Battle of Yijing

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Battle of Yijing
Part of the wars at the end of the Han dynasty
Date198 – March 199
LocationXiong County, Hebei, China
Result Yuan Shao victory
Belligerents
Yuan Shao
Liu Yu's remnants
Wuhuan
Xiongnu[1]
Xianbei
Gongsun Zan
Heishan bandits
Commanders and leaders
Yuan Shao
Tadun
Gongsun Zan 
Zhang Yan
Strength
100,000 (Xianyu Fu's and Wuhuan forces)[2]
7000 Xianbei cavalry
100,000+ (Zhang Yan's forces)
Battle of Yijing
Traditional Chinese 易京之戰
Simplified Chinese 易京之战

The Battle of Yijing was a military conflict which took place in northern China from 198 to 199 in the late Eastern Han dynasty. It was fought between Gongsun Zan, a warlord known as the "White Horse General", and Yuan Shao, a scion of the esteemed Yuan clan and former leader of the coalition against Dong Zhuo.

Background[edit]

The two warlords had been fighting for dominion over northern China for some time, but eventually Yuan Shao gained the upper hand. However, Gongsun Zan still had a large army which could cause trouble if not finished off.

Gongsun Zan, after recent military defeats in addition to a famine in his lands, decided to secure his supplies. He built a fortress, Yijing (易京; northwest of present-day Xiong County, Hebei), where he built many large towers on top of mounds where he and his generals lived. There were ten moats around the fortress and the towers had iron doors with huge grain supplies for Gongsun Zan to use to live out the civil wars in northern China. In doing so, Gongsun Zan let his armies away from his fortress fight for themselves thinking they would see the only option they had was to fight hard. Instead, the soldiers killed their commanders and surrendered or died easily while fighting.

Battle[edit]

In time Yuan Shao's army reached the gates of Yijing, but the fortress withstood several attacks from Yuan Shao's army for years until 198. Gongsun Zan sent his son Gongsun Xu to request help from the Heishan bandits in the Taihang Mountains. Gongsun Zan's idea was to break through the siege with his cavalry and group with the Heishan bandits, then attack Ji Province and cut off Yuan Shao's line of retreat, forcing him to abandon the siege. However, Guan Jing advised against the plan, saying that the defenders were only willing to fight to protect their families in Yijing and could not be relied on to defend Yijing if Gongsun Zan left. Gongsun Zan then took Guan Jing's suggestion to withstand the siege until the time when Yuan Shao would be forced to retreat.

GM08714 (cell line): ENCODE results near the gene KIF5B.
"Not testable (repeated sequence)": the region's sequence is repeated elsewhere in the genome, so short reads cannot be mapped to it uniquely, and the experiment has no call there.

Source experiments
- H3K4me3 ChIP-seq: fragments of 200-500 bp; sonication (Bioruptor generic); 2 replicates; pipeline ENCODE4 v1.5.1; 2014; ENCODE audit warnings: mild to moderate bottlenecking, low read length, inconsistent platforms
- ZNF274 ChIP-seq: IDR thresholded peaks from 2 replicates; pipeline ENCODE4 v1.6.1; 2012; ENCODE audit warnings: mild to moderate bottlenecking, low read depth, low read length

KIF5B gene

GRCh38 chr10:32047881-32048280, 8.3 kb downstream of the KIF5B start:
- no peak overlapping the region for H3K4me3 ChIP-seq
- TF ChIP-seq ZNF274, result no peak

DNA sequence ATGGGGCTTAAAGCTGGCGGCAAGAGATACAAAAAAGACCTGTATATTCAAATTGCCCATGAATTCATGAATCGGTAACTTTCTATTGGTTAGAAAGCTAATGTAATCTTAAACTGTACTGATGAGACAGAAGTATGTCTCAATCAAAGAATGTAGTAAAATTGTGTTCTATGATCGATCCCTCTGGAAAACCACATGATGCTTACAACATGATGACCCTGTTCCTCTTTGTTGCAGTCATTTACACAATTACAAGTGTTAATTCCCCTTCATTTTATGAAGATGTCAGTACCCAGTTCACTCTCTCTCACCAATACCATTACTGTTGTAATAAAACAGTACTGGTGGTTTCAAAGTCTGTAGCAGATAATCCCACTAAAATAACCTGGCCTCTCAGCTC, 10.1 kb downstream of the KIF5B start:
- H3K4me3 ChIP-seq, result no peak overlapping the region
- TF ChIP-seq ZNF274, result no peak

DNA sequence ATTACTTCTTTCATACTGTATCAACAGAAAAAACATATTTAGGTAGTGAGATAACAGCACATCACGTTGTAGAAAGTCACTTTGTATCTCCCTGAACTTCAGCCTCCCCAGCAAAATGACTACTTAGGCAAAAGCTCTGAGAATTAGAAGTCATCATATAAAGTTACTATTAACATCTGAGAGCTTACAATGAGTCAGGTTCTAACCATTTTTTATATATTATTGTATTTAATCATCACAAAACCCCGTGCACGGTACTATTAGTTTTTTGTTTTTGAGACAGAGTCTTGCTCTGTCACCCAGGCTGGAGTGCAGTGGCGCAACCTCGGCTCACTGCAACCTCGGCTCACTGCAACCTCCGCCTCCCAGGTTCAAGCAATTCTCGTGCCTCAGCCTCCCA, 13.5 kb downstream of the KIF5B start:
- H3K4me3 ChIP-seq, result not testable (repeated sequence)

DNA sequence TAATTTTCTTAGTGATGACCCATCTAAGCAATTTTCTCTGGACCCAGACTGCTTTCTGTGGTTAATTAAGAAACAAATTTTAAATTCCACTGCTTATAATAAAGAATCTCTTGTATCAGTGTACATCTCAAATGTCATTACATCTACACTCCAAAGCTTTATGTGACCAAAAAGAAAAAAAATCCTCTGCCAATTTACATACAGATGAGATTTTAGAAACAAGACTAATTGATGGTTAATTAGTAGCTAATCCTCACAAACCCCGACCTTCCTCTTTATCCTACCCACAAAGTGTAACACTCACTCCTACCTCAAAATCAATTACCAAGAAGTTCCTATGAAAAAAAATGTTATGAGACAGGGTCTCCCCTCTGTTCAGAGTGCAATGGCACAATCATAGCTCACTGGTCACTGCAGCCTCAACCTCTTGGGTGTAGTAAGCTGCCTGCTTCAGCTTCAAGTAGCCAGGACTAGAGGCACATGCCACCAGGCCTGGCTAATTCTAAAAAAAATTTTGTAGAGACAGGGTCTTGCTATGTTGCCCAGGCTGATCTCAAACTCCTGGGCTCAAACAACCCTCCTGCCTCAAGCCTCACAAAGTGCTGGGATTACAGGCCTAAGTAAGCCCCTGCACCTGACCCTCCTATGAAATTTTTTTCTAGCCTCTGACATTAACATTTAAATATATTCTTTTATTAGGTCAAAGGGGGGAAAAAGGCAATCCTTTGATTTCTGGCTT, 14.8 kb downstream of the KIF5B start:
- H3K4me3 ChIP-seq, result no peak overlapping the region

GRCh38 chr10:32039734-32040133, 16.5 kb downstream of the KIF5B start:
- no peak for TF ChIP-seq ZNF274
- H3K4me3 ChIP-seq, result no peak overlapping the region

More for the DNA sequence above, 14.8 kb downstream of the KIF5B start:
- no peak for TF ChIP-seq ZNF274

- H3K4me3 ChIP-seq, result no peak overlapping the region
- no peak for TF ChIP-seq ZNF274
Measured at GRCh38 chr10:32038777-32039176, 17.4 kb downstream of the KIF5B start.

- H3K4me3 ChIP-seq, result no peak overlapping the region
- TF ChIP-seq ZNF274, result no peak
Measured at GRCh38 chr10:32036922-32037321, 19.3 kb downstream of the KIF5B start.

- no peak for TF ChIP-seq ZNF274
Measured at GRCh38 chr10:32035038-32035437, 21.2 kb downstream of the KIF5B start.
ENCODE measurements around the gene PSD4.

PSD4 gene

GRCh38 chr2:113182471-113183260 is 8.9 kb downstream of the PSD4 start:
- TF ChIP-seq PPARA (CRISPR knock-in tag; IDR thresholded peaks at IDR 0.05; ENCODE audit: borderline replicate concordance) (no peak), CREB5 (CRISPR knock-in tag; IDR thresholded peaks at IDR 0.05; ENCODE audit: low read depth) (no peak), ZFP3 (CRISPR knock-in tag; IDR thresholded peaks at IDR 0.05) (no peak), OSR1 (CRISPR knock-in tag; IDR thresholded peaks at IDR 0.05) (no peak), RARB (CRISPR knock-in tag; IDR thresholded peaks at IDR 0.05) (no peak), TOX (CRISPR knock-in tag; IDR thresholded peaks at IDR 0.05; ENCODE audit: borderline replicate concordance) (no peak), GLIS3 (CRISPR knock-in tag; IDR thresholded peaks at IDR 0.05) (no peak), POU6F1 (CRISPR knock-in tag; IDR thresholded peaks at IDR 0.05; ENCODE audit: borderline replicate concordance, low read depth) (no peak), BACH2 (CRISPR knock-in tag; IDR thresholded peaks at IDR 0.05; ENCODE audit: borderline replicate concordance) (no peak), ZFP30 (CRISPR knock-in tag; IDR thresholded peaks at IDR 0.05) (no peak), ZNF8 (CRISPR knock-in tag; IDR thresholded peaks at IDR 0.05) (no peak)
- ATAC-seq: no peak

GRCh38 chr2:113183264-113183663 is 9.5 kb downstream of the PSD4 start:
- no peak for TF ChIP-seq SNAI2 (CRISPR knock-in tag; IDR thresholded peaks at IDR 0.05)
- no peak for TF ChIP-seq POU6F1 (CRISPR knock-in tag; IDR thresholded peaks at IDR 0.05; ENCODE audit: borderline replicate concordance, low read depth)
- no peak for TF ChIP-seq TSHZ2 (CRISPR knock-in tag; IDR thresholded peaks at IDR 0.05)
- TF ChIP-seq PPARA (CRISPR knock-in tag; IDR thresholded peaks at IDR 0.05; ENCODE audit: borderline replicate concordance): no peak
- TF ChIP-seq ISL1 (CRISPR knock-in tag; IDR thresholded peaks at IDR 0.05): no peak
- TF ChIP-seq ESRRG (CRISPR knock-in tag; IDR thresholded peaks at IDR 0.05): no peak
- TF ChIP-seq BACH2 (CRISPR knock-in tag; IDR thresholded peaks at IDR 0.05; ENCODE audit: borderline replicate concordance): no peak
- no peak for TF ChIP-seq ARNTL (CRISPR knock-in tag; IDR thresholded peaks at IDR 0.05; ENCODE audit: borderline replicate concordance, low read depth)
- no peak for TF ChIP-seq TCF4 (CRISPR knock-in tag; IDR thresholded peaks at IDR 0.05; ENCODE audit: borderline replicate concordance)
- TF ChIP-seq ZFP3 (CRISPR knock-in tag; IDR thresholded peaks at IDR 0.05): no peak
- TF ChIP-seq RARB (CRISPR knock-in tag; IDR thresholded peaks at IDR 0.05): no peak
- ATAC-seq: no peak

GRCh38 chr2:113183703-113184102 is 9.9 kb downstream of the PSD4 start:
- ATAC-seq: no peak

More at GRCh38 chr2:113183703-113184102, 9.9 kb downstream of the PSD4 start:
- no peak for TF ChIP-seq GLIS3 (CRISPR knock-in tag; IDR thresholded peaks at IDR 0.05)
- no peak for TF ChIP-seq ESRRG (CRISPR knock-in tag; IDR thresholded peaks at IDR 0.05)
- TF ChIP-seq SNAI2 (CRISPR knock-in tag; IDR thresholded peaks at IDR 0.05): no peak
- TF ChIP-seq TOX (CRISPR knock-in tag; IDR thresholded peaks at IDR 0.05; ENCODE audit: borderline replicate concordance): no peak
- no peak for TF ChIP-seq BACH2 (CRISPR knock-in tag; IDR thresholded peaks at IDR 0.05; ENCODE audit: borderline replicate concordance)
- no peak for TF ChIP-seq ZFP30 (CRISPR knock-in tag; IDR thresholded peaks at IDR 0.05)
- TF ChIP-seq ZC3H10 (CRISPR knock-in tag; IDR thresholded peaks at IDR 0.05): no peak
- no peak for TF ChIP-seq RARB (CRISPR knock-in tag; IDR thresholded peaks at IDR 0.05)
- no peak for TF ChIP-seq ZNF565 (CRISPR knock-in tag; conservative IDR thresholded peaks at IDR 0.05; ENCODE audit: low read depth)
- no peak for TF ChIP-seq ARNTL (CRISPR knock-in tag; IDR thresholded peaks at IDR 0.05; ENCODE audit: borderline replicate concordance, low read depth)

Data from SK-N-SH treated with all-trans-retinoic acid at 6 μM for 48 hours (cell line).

After Gongsun Xu left, Gongsun Zan had sent a message to his son, instructing him to lay an ambush of 5,000 elite cavalry on low ground north of Yijing. They would then signal to Gongsun Zan to charge out of Yijing with his troops and surround Yuan Shao's troops. However, Yuan Shao's troops caught the messenger and laid their own troops in ambush. Yuan Shao's forces then signalled Gongsun Zan and lured him into the ambush, where they routed his troops and forced him to return to Yijing. Yuan Shao's troops followed up their success by digging tunnels under Yijing and then supporting them with beams, which they later torched. The tunnel went into the centre of Yijing and its collapse caused Gongsun Zan's towers to crumble as well. Realising his doom, Gongsun Zan killed his sisters and wives and committed suicide by self-immolation. Yuan Shao's men climbed into the citadel and cut off Gongsun Zan's head, which was sent to Xuchang to report Yuan Shao's victory to the imperial court.

Feeling that his advice had doomed his lord, Guan Jing charged his horse into Yuan Shao's army to his death, with the intention to follow his lord. By the time Gongsun Xu and Zhang Yan returned Yijing with 100,000 troops, it was too late as Gongsun Zan had already lost the battle and committed suicide.

References[edit]

  1. ^ ((閻)柔招誘胡漢數萬人,與瓚所置漁陽太守鄒丹戰於潞北) Zizhi Tongjian vol. 61.
  2. ^ (烏桓峭王感虞恩德,率種人及鮮卑七千餘騎,共(鮮于)輔南迎虞子和,與袁紹將曲義合兵十萬,共攻瓚。) Houhanshu vol. 73.
  • Chen, Shou. Records of the Three Kingdoms (Sanguozhi).
  • de Crespigny, Rafe (1996). To Establish Peace: being the Chronicle of the Later Han dynasty for the years 189 to 220 AD as recorded in Chapters 59 to 69 of Sima Guang's Zizhi Tongjian. Volume 1. Canberra: Faculty of Asian Studies, The Australian National University. ISBN 0-7315-2526-4.
  • Fan, Ye. Book of the Later Han (Houhanshu).
  • Sima, Guang. Zizhi Tongjian.